http://web.mat.bham.ac.uk/C.J.Sangwin/euler/ElementsAlgebra.html

Paragraph 19 is where Euler defines the natural numbers as adding one starting from zero.

http://web.mat.bham.ac.uk/C.J.Sangwin/euler/ElementsAlgebra.html#tth_sEc1.1

19. In the same manner, therefore, as positive numbers are incontestably greater than nothing, negative numbers are less than nothing. Now, we obtain positive numbers by adding 1 to 0, that is to say, 1 to nothing; and by continuing always to increase thus from unity. This is the origin of the sequence of numbers called

natural numbers; the following being the leading terms of this sequence:

0,+1,+2,+3,+4,+5,+6,+7,+8,+9,+10, and so on to infinity.

But from this progression, Euler derives no definition of addition or multiplication or proofs of the associative or commutative laws of addition. This waited until Grassmann 1861 did it using induction and recursion.

http://web.mat.bham.ac.uk/C.J.Sangwin/euler/ElementsAlgebra.html#tth_sEc1.7

68. When a number, as 7, for instance, is said not to be divisible by another number, let us suppose by 3, this only means, that the quotient cannot be expressed by an integer number; but it must not by any means be thought that it is impossible to form an idea of that quotient. Only imagine a line of 7 feet in length; nobody can doubt the possibility of dividing this line into 3 equal parts, and of forming a notion of the length of one of those parts.

Euler later gives the rules for fraction procedures but without using this “definition” of fractions in geometry at all. For example Euler paragraph 94.

http://web.mat.bham.ac.uk/C.J.Sangwin/euler/ElementsAlgebra.html#tth_sEc1.9

Thus Euler leaves a huge gap from his geometry to justify fractions to his procedural rules for manipulating fractions. The same gap exists in modern K-12 teaching. The gap is filled by dropping the geometry and using algebraic reasoning and logic to define fractions and their rules. Area and length are then applications of fractions not their definition.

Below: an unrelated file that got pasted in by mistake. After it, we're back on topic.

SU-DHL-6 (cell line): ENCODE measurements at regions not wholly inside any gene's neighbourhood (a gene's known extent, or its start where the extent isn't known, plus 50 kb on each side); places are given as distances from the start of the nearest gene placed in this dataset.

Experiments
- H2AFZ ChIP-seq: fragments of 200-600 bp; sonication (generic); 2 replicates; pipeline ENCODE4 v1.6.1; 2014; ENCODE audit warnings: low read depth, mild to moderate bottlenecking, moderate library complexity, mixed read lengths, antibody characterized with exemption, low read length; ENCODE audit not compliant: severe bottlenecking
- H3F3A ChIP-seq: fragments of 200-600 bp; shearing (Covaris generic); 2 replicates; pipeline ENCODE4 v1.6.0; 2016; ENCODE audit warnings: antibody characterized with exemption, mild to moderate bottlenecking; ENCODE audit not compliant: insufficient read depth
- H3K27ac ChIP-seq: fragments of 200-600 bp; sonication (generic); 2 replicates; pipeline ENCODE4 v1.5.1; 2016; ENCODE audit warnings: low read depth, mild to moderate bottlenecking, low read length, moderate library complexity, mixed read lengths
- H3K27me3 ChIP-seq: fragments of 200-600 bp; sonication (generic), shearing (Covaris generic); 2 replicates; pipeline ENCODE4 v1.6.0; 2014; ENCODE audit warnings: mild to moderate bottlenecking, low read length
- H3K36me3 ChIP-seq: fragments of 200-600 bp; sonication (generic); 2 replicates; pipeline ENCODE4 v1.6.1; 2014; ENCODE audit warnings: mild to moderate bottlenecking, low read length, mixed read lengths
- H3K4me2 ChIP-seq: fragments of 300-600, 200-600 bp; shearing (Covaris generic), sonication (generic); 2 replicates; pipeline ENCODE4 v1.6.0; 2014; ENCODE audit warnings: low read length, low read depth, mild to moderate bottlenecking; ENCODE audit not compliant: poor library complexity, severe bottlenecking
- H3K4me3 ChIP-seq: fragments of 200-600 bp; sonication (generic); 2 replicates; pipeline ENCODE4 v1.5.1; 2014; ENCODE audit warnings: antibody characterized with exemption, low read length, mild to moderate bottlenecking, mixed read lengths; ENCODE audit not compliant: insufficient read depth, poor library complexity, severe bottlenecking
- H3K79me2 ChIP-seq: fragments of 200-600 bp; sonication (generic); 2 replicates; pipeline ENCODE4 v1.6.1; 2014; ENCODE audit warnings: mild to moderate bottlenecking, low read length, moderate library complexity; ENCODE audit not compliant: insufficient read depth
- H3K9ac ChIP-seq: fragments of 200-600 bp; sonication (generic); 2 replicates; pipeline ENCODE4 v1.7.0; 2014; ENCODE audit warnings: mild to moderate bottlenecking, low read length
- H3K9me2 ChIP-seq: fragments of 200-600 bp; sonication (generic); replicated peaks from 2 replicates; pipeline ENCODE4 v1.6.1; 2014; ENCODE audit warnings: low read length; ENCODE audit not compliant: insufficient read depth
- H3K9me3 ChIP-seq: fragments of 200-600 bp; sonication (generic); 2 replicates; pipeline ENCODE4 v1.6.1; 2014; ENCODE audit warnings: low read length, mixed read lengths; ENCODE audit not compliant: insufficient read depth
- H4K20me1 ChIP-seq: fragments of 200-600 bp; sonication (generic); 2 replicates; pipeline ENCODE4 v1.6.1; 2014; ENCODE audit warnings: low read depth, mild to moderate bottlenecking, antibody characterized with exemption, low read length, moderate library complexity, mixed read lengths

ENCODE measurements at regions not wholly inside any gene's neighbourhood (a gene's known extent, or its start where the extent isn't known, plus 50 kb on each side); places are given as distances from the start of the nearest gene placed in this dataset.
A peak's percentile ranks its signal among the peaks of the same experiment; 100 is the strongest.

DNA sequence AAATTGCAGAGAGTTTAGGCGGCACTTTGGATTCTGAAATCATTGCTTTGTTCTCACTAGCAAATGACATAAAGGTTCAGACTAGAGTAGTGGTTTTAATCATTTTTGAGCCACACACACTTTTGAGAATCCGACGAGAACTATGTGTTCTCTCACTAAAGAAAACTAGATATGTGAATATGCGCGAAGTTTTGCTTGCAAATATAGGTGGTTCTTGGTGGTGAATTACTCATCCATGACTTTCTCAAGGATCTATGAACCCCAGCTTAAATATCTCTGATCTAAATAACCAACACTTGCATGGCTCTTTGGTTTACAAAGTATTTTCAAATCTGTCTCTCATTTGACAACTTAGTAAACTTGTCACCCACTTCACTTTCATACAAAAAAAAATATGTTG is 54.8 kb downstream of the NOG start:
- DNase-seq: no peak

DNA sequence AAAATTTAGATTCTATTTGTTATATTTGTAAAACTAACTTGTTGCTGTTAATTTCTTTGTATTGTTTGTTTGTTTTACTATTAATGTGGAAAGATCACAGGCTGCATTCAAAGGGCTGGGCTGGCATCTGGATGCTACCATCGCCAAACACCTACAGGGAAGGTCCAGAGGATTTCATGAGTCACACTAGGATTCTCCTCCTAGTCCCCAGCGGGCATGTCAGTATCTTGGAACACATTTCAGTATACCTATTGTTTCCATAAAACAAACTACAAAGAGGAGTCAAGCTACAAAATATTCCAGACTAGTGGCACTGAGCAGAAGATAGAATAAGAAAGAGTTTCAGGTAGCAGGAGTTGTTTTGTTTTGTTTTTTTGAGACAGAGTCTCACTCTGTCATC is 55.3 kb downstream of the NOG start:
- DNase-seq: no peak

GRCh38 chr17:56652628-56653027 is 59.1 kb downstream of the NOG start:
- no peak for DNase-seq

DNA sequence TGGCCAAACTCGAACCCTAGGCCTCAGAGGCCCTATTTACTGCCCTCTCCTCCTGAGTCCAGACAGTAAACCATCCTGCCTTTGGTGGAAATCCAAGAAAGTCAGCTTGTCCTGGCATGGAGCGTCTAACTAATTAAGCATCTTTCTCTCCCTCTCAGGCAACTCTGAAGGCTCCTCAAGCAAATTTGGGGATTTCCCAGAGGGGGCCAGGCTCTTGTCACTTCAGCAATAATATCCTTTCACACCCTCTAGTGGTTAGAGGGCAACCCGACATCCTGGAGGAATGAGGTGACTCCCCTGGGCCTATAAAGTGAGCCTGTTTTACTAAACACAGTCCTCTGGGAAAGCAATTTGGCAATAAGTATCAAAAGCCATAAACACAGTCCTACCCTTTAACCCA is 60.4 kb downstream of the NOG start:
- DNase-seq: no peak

Modern K-12 teaching has the identical fallacies and misdirections as in Euler 1765 Elements of Algebra. Those were fixed in the 19th century by Grassmann, Dedekind, Peano and others. That is New Math. There is no going back. Teaching Euler’s 1765 fallacies all over again in 2012 does not help. It is the same as simply replaying a Khan Academy video that is known to contain errors. But this time it is done by mathematicians who should know better.

Telling students that the rules for manipulating fractions come from geometry is a deception in the middle of the progression from natural numbers to the rules of rational numbers. It cements not teaching them the Peano Axioms and it is a road block to their understanding algebra and the structure of math that gives rise to algebra. For this reason it can be called the Central Lie in Arithmetic. It is related to the tower of deceptions in teaching natural numbers. Those tend to be lies of omission rather than of commission.

Math moved on from Euler’s 1765 Elements of Algebra. But math teaching did not. Even though Grassmann was an elementary and high school teacher and his taking the next step forward came directly out of his realizing the gaps in Euler.

Because of Euler’s great prestige as a mathematician, his approach to teaching elementary algebra persists. Thus Euler’s dead hand lies heavy still on elementary math education. Even though Grassmann, Dedekind and Peano and others have found and filled the gaps. Despite this the identical fallacies and outright deceptive teaching in Euler 1765 is persisted in.

Students come across these same logical chasms in 2012 just as Grassmann and his brother perceived them in the years leading up to 1861. There is no road out of the Euler Alps except over the bridges built by Grassmann, Dedekind and Peano.

The only alternative to teaching the outright deception that the rules of fractions come from some geometric definition is to state explicitly that they do not and to say they must come at least in part as new mathematical creations. We can use them in geometry but we do not really derive the rules for fractions from any geometric definition. Anything else is perpetuating a fallacy that has devastating consequences for understanding the structure of arithmetic and thus the concepts of arithmetic and algebra both.

Until students are taught to use the bridges built by Grassmann, Dedekind and Peano out of the Euler Alps, students will continue to die like Hannibal’s elephants.

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